- North American Icelandic: The Life of a Language
This monograph is an in-depth study of the Icelandic language as spoken by descendants of (largely late nineteenth century) immigrants in Canada and the United States. The study is based on extensive original fieldwork carried out by the author in Icelandic-Canadian communities in Manitoba and North Dakota in 1986. Earlier published and unpublished sources on North American Icelandic are cited as well, and the book is thus a good entry point for those who wish to become better acquainted with the (admittedly limited) existing literature on the topic. North American Icelandic is by all accounts a moribund dialect, with very few speakers remaining. The author's study would likely be impossible to replicate today, making this book an even more valuable and timely contribution.
Among immigrant 'heritage' languages in North America, Icelandic has a slightly unusual sociolinguistic history, in that it has managed to survive beyond the two to three generation time span typical of most immigrant languages. After giving a brief but thorough account of the history of the Icelandic emigration and settlement communities, the author provides an enlightening discussion of the socio-historical factors that most likely contributed to this retention, and relates it to current research on bilingualism, biculturalism, language attrition, and related topics.
Linguistic aspects of the North American Icelandic dialect are covered in the study. One chapter is devoted to vocabulary, focusing on English loan words and their adaptation and integration into the inflectional morphology and sound system of Icelandic. Another chapter covers 'grammar' in a broad sense, surveying characteristic aspects of the morphology, syntax, and phonetics/phonology. The primary focus of the study, which occupies the last two chapters and figures prominently elsewhere in the book as well, is one aspect of the North American [End Page 174] Icelandic sound system: a merger of certain pairs of vowels (typically kept distinct in modern Icelandic as spoken in Iceland), which is traditionally referred to by the derogatory term flámæli or 'skewed speech.' Flámæli existed as a regional trait in Iceland already in the nineteenth century, at the time of the emigration. In Iceland itself, the subsequent sociolinguistic history of flámæli is remarkable in that this rather innocuous pronunciation feature was heavily stigmatized and became the target of a powerful official campaign that essentially resulted in its complete eradication. Being unaffected by this campaign, flámæli in North American Icelandic developed and became entrenched as a feature typical of that dialect as such. These unusual circumstances make the author's excellent sociolinguistic study of the flámæli phenomenon an interesting contribution to the long-standing sociolinguistic tradition of studying mergers and shifts in vowel systems.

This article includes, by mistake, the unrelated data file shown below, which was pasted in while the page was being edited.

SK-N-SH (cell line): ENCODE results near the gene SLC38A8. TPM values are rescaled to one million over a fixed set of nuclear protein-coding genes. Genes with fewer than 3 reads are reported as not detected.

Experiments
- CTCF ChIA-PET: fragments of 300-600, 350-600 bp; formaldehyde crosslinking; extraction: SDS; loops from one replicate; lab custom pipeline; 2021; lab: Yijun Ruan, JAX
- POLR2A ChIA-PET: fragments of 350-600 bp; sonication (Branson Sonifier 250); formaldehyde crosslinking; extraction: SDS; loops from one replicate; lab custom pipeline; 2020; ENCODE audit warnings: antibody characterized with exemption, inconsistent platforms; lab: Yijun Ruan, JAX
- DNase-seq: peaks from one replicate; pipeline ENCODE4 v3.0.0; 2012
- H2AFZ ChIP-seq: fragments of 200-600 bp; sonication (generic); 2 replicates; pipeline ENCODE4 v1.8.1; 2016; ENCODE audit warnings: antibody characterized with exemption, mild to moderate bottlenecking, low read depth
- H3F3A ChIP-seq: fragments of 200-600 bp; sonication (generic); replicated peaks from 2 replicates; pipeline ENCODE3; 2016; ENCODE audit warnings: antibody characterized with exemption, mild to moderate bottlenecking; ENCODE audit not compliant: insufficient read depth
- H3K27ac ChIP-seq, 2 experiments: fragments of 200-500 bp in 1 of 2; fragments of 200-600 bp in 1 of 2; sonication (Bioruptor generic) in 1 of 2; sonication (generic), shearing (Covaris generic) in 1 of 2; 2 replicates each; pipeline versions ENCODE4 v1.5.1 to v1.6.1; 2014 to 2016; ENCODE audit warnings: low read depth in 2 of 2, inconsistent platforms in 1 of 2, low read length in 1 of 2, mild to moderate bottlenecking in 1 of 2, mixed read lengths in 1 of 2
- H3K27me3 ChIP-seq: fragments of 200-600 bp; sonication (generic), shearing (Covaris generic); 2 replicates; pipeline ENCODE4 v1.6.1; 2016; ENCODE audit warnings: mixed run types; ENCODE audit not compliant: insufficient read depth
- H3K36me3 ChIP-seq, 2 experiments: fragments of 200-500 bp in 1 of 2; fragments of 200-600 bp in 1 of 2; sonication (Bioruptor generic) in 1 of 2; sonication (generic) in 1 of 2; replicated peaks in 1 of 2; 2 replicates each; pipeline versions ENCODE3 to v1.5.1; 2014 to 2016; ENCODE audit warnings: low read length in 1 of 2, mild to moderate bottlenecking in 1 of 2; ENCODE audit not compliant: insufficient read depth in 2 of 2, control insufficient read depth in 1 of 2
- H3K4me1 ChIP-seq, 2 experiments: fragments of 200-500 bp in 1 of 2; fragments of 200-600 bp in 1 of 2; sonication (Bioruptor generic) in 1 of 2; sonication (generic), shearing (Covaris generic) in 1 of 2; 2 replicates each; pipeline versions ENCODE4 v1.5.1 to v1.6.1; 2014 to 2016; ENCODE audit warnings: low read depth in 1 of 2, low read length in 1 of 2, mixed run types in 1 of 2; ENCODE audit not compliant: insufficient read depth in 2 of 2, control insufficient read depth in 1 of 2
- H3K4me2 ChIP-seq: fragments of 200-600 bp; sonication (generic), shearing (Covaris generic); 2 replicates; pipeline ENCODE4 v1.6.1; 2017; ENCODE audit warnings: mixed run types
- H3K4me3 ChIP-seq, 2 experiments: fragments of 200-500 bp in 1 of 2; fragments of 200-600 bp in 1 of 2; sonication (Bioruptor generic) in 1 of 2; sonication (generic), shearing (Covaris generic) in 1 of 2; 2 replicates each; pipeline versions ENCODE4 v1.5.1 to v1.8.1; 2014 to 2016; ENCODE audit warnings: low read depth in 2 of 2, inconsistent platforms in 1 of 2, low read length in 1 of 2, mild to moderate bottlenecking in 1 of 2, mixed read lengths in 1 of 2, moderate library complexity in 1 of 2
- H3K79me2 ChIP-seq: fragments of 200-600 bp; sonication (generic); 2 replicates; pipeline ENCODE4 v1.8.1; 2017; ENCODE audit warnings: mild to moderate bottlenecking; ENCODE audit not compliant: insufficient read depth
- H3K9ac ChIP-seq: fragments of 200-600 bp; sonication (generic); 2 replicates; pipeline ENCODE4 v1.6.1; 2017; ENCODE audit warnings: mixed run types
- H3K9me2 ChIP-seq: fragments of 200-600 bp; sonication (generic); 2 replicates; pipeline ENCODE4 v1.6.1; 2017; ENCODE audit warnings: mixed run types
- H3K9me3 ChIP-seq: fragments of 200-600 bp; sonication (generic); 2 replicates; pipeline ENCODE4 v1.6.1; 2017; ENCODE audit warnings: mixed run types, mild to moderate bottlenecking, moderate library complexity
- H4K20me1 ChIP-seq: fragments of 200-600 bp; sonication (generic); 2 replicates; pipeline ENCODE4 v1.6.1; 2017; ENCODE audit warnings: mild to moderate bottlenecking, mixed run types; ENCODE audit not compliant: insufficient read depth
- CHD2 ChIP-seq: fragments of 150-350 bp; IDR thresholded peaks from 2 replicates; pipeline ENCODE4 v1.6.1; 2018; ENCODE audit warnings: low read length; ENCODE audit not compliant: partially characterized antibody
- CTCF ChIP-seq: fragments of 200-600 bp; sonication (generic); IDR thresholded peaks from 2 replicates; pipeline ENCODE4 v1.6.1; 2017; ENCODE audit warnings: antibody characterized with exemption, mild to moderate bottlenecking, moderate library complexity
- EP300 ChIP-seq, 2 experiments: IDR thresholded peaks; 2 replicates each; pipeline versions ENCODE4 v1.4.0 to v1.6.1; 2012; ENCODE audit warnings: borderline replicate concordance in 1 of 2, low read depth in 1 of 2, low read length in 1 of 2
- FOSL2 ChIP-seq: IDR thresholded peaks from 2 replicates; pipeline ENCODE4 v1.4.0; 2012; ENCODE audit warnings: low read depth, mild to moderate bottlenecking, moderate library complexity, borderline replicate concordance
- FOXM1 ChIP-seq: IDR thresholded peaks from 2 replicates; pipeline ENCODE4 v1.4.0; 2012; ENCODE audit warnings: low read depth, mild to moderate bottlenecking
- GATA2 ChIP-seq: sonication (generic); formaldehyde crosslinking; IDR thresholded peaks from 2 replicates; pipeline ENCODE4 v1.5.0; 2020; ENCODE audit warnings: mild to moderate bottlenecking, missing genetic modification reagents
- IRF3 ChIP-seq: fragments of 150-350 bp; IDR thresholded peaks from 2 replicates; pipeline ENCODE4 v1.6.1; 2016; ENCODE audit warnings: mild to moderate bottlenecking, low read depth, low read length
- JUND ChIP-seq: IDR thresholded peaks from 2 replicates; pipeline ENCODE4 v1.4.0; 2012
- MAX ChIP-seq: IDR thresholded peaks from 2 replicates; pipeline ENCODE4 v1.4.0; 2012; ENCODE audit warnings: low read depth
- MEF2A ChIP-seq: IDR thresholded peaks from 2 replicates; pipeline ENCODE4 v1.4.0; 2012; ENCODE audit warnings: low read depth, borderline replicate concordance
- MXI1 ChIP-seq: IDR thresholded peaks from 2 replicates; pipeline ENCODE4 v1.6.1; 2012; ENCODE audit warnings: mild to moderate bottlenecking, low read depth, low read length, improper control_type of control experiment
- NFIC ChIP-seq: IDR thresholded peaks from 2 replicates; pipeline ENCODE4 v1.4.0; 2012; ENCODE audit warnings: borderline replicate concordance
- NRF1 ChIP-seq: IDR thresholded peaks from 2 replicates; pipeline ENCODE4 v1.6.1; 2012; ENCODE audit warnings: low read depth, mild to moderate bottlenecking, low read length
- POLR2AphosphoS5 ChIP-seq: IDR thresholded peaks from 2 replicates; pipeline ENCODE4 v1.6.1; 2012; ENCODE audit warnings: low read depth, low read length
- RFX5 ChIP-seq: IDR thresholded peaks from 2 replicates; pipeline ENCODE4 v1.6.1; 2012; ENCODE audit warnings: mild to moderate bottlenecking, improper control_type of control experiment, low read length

The book is intended to be accessible to a broad readership, and efforts have been made to tone down the technical jargon and simplify the presentation and discussion relative to the original dissertation. To what extent the result is successful in this respect is debatable. Since so much attention is devoted to aspects of the sound system, it is odd that no key is provided to the (slightly idiosyncratic) transcription system used in the book. Moreover, the transcriptions themselves frequently contain typographic errors or are used confusingly; for example, italicized examples in the main text are at times given in some mixture of orthography and phonemic transcription, sometimes in pure orthography. The result is likely to cause difficulty for readers with little experience with Icelandic spelling and/or linguistic concepts. Occasionally (though infrequently), there are unfortunate errors in the application of linguistic terms, e.g., when the insertion of [t] in the middle of rl and rn consonant clusters is mis-described as being a matter of 'devoicing' one or both consonants, or when the replacement of bjuggu with bjóu as the (3.pl.) past tense of búa 'live' is cited as a case of a strong verb shifting to weak-verb inflection (rather than of levelling within the past-tense paradigm of a strong verb; cf...